Ansel Adams is often credited with saying “We don’t take photographs, we make them”, and this phrase has never been more accurate than in my latest photography project in collaboration with The Trampery. I took portraits of members of their community and explored how working in a creative environment surrounded by a supportive group contributes to the success rate of entrepreneurs and their well-being. I shot the portraits on film and distressed them using household chemicals. The project title is a play on words, "distress" being the technique used to create the images about the "de-stressing" offered in the supportive environment created by the co-working space.
Before becoming part of The Trampery community, I had been working from home since I launched my business. Working from home offered me all the comfort that working in your pyjamas can give you, but it also came with a high price to pay in the form of isolation. I had been considering working from a shared space for almost a year, but I was never able to make up my mind about it. I was under the impression that working from a co-working space would decrease my productivity. I believed that these type of spaces lacked privacy and were crowded, noisy and full of distractions. However, the experience at The Trampery has been the complete opposite and, like most of the participants in the project expressed, being part of a creative community like this one keeps me inspired and has made me grow both personally and professionally.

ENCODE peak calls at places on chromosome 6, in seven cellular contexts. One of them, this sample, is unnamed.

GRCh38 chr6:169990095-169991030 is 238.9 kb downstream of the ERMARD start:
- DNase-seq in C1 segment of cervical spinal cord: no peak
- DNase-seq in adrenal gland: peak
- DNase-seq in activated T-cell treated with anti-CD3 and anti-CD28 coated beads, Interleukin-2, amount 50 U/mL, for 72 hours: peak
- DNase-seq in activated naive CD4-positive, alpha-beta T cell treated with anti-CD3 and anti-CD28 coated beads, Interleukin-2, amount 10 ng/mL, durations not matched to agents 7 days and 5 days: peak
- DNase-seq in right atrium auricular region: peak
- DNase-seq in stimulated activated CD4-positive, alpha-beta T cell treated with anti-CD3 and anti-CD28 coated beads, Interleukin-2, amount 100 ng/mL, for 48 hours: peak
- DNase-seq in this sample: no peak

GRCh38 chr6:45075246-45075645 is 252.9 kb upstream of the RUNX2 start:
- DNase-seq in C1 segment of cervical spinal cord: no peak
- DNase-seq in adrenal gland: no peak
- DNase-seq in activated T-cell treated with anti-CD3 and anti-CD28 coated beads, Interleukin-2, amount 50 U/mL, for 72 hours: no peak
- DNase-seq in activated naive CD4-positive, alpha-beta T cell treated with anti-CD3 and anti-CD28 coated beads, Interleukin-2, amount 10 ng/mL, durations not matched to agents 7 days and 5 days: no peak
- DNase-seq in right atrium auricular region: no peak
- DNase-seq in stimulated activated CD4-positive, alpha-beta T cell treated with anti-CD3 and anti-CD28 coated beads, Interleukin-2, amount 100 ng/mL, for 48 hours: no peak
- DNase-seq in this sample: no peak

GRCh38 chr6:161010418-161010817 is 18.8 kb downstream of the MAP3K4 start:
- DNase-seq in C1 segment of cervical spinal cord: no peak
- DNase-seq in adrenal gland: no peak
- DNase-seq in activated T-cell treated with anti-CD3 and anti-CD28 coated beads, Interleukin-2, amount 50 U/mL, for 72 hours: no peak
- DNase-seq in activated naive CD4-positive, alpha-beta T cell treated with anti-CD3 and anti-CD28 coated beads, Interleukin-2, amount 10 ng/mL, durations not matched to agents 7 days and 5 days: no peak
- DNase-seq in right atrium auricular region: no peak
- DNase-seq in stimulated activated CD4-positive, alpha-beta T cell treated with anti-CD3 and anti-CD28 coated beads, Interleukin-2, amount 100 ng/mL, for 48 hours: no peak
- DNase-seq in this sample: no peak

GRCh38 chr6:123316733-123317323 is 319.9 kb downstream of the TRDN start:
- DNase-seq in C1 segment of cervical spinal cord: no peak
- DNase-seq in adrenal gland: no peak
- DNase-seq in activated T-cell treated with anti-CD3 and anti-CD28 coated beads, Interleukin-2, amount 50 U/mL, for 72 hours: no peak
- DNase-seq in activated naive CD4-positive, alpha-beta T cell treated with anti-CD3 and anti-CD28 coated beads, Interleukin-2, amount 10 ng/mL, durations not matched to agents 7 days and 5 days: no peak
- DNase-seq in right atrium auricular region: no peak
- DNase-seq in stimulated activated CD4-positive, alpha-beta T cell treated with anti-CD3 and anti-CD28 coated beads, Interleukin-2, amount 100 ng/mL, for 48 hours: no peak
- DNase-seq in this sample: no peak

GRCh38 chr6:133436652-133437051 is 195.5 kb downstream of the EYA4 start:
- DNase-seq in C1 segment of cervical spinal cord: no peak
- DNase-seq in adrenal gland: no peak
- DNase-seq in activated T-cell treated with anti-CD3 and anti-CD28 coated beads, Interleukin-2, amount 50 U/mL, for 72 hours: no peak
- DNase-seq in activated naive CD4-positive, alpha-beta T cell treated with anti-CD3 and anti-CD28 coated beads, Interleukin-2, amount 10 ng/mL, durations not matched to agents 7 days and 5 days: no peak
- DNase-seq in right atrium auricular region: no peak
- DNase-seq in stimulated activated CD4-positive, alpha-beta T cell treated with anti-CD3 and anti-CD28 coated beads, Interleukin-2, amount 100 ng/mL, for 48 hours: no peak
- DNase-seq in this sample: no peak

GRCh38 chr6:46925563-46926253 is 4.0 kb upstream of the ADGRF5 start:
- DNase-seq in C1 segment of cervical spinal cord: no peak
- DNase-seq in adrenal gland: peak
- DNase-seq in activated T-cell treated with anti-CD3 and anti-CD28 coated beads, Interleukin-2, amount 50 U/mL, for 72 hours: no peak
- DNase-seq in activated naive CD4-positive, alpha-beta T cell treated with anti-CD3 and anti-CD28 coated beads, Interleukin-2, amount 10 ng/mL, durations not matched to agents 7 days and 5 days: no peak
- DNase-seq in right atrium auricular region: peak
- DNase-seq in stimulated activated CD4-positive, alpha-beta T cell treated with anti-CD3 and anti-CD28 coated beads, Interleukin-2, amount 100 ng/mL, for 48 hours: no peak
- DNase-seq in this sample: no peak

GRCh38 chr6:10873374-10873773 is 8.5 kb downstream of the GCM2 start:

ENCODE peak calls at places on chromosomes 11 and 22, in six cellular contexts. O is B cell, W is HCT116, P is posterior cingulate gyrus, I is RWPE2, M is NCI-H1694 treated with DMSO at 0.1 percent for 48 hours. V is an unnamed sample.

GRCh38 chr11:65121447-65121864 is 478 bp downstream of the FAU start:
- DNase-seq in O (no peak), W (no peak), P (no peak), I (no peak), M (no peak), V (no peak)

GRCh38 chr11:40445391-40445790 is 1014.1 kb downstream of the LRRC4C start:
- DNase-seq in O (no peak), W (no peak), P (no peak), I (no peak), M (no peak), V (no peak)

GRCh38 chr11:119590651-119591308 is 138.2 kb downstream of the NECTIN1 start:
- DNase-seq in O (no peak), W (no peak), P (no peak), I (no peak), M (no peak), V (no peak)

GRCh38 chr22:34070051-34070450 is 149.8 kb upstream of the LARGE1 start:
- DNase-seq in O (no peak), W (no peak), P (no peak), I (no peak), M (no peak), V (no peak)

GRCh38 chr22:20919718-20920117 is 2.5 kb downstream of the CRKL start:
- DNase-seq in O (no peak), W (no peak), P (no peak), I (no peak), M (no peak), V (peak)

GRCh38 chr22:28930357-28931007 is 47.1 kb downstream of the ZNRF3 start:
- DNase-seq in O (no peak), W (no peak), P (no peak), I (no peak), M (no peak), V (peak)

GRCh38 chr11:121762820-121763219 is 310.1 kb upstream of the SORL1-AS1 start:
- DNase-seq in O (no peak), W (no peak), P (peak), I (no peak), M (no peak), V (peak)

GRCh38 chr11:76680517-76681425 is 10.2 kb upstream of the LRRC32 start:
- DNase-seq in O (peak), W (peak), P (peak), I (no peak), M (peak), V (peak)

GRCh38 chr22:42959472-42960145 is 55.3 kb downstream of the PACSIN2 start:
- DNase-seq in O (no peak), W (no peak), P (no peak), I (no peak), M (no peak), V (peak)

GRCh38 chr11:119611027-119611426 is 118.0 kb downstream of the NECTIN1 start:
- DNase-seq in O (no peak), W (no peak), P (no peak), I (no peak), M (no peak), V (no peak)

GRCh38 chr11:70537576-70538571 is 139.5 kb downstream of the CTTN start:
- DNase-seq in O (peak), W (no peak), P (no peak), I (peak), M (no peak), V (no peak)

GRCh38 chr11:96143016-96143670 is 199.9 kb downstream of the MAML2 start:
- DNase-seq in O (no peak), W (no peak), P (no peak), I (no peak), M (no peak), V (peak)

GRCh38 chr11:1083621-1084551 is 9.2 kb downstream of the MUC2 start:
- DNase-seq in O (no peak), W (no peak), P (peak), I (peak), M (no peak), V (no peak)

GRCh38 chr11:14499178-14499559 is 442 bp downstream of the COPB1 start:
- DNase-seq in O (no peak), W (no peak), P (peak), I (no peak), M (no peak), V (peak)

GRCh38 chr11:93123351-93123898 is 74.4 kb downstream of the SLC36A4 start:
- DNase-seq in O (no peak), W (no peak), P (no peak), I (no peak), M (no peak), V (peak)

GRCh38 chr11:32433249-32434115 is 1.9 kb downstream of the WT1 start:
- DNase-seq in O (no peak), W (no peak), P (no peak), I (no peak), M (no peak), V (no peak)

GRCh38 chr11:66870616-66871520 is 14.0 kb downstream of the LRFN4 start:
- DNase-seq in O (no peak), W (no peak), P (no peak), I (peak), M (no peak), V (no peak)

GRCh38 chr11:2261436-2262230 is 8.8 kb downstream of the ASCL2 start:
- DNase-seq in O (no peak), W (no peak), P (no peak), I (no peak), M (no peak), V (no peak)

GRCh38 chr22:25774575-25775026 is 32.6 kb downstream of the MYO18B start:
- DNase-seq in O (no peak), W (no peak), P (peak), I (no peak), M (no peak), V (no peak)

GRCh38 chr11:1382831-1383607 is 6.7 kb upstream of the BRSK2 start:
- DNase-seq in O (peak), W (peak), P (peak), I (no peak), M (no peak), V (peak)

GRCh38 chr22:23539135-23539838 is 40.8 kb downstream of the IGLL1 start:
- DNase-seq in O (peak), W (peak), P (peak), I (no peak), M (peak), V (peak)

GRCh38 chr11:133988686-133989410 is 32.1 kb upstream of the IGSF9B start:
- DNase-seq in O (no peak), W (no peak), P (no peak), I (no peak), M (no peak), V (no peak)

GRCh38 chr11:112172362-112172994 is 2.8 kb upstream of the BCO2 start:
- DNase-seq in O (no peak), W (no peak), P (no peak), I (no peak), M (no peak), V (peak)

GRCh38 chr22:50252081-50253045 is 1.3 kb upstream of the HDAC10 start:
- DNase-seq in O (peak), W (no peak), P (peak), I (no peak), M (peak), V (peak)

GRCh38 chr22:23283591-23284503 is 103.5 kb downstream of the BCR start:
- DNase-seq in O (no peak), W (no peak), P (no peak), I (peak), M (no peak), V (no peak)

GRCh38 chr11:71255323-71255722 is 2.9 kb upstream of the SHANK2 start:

When you have a group of highly creative and motivated people in the same space, the synergies between the members of the group produce an environment where they can thrive. When interviewed, the majority of the participants in the project agreed that the combination of a supportive community with a space in which the primary purpose is to make great work contributes to keeping them motivated and energised throughout the day. Being in contact with people from diverse cultures and backgrounds working in different ventures and industries, with whom you can bounce ideas around, gives you a different perspective on your challenges, expands your way of thinking and refreshes your work. As one member pointed out, the worst thing about starting a business on your own in your bedroom is that you've started a business alone and in your bedroom. Creative communities like this one provide members with the right environment to realise their entrepreneurial ambitions.
If you want to learn more about my De-Stress project and read extracts of the interviews with The Trampery members, visit this link.
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